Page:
Who are some of these stakeholders who have a role, a stake, in shaping the meaning of an event? There are disaster response agencies, there are mental health professionals, there are educators, religious leaders, political leaders, organized victims. And institutions; we’ve heard about the university attempting to control how the story gets told. These are all stakeholders. Then there are hijackers of meaning. In the walk on campus we were talking about religious proselytizers who came to the campus trying to manipulate the meaning of this event to get people into their sects. We have talked about pundits who are hijackers of meaning, who try to graft a misleadingly simple narrative line onto something that’s really quite complex. There are politicians who seize upon critical incidents and then hijack them.

I think the question of roles and responsibilities in shaping the aftermath has something to do with recognizing that meaning needs to be put together through the combined efforts of all the stakeholders rather than competitive storytelling. It’s a big challenge.

* More information on the use of Facebook after the April 16 events can be found in S. Vieweg, L. Palen, S. Liu, A. Hughers, J. Sutton, “Collective Intelligence in Disaster: Examination of the Phenomenon in the Aftermath of the 2007 Virginia Tech Shooting.” Proceedings of the 5th International ISCRAM Conference, Washington D.C. (May 2008)

* Charlotte Ryan and Samuel Alexander, “‘Reframing’ the presentation of environmental law and policy,”

Boston College Environmental Affairs Law Review, 33:3 (2006) pp. 563-592

Jerzy Nowak’s Story II

My wife had a network in the community. Anywhere I went, to the bank, to the insurance company, to some utilities, it was like a red carpet for me. The support was tremendous. I continue with this network, fostering what she had established.

I tried to keep my daughter occupied, so there were always some friends coming. But at one point my daughter came and she doesn’t like hugs and she came to me and said dad, when is it over? When will we have a normal life?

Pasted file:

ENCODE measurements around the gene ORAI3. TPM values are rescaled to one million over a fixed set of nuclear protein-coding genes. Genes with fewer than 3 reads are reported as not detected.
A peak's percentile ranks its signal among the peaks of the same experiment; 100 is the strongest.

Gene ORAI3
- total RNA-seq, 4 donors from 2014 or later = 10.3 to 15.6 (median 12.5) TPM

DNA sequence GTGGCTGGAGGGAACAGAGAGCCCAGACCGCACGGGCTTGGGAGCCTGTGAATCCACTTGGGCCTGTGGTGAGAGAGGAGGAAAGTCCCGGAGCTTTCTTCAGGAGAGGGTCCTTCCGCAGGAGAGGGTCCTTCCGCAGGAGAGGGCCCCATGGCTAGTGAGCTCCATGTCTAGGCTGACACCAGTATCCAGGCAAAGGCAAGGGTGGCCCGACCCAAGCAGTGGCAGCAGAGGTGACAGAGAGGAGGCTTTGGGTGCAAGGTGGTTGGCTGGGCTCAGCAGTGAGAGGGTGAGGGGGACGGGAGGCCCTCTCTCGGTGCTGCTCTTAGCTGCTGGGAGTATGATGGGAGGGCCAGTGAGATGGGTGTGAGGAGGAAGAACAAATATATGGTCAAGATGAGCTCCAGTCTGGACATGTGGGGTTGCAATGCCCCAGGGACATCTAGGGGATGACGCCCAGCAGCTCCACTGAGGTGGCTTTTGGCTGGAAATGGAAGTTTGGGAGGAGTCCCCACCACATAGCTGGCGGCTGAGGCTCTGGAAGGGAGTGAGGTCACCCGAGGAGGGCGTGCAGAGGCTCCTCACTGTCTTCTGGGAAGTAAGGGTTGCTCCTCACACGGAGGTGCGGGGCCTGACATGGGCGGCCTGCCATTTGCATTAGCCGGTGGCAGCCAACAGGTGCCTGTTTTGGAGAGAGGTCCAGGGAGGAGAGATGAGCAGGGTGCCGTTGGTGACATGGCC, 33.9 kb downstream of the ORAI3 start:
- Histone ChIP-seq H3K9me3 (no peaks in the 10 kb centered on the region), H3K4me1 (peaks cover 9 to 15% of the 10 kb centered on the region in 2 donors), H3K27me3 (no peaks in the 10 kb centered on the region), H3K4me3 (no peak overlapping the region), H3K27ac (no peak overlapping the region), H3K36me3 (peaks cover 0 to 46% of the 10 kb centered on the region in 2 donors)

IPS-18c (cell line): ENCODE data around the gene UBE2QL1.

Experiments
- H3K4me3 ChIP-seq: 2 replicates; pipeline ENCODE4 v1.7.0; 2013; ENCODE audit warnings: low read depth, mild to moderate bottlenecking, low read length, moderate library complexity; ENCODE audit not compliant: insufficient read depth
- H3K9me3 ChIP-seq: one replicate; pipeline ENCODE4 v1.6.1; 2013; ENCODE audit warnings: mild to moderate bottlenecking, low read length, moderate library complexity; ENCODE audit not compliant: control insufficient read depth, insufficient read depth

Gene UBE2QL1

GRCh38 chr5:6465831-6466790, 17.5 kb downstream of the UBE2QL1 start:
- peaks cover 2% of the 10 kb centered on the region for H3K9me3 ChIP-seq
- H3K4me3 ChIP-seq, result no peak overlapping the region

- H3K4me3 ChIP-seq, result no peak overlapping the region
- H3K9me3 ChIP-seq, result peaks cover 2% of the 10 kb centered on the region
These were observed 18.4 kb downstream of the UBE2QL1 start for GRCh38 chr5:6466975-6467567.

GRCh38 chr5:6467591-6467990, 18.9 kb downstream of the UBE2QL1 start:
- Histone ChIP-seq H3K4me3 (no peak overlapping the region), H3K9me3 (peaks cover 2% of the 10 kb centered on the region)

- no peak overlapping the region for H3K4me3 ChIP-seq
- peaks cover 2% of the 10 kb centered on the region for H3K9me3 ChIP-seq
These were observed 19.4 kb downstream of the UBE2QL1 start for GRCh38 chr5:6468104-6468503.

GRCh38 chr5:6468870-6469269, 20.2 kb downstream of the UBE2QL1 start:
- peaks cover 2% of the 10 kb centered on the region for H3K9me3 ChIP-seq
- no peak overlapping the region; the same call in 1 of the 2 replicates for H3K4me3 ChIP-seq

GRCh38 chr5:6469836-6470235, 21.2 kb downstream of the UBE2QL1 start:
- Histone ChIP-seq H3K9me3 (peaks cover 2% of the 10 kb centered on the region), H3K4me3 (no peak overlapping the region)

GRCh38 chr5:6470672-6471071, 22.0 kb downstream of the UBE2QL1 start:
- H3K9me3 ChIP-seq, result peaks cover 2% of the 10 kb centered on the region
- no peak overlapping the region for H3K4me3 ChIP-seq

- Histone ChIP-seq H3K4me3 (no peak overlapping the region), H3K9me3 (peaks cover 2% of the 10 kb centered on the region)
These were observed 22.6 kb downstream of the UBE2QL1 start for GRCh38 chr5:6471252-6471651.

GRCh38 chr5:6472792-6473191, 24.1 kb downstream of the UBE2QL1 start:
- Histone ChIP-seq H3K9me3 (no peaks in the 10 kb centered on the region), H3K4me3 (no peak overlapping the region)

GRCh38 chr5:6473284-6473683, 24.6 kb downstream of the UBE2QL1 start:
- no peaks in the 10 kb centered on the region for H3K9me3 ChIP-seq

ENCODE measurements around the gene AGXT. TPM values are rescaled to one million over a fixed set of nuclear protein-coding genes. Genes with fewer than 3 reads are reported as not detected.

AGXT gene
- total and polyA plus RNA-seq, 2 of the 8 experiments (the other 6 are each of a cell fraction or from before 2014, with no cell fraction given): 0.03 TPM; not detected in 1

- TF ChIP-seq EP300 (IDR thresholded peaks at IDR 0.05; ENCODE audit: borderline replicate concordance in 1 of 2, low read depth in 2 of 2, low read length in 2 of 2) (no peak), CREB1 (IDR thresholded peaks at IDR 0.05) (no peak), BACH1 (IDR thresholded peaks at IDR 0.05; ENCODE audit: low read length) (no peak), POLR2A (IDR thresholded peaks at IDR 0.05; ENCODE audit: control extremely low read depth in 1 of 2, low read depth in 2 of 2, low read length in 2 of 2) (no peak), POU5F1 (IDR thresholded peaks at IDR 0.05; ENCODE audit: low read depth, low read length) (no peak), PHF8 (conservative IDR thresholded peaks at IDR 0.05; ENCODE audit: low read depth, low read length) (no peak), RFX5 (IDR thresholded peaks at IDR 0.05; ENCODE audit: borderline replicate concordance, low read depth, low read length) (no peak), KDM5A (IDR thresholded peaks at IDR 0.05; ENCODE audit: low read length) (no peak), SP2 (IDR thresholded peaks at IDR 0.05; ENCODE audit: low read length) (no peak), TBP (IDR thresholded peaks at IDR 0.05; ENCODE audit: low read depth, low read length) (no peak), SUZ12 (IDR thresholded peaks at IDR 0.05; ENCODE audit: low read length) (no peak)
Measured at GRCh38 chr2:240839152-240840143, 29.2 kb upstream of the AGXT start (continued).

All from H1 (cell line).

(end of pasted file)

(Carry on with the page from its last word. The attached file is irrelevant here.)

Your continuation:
An overwhelming challenge for me was handling parcels and letters. I also got close to 2,000 e-mails, various religious paraphernalia, numerous quilts, which were given to shelters. I learned that if I don’t open the parcels, I can just go to the post office and put on a sticker that says I refused to take them. That helped but it was truly overwhelming. There was also a certain level of anticipation for the return of gratitude which I couldn’t do. We developed a thank-you letter and it was published in the Washington Post, Roanoke Times, Chronicle of Higher Education, one French Canadian paper and the Halifax Herald. I also privately sponsored a thank you note for the news coverage in Poland, in my home town and university. That was the extent I could manage to respond. Various religious groups and zealots would resend what I sent back over and over and over. And then you had this flock of lawyers after you because somehow they learned that my wife was not a full-time employee and now we’re not getting any compensation.

About my family: Francine at the time was finishing university in British Columbia. Performing Arts and French, two majors. She handled the media and I will get back to that. Very articulate in both languages. She finished university and we all thought that she was taking this loss the best, but I was very wrong. Francine sort of became afraid of the next step in her life. She had big dreams, short term, long term, big dreams. Suddenly they disappeared. She immersed herself totally in social networks. She went to study theater directing in Paris, France, for a year and I thought that would help but it didn’t. She quit the second year of the master’s program. So she’s actually my biggest worry. A very talented young lady. She started the local anti-gun organization but somehow just cannot stay focused. She always refers to her mother, always talks about her. She got a part time teaching job, she teaches French and arts in a private school in Vancouver now with childhood education props my wife developed. She wants to mimic her mother’s career path now.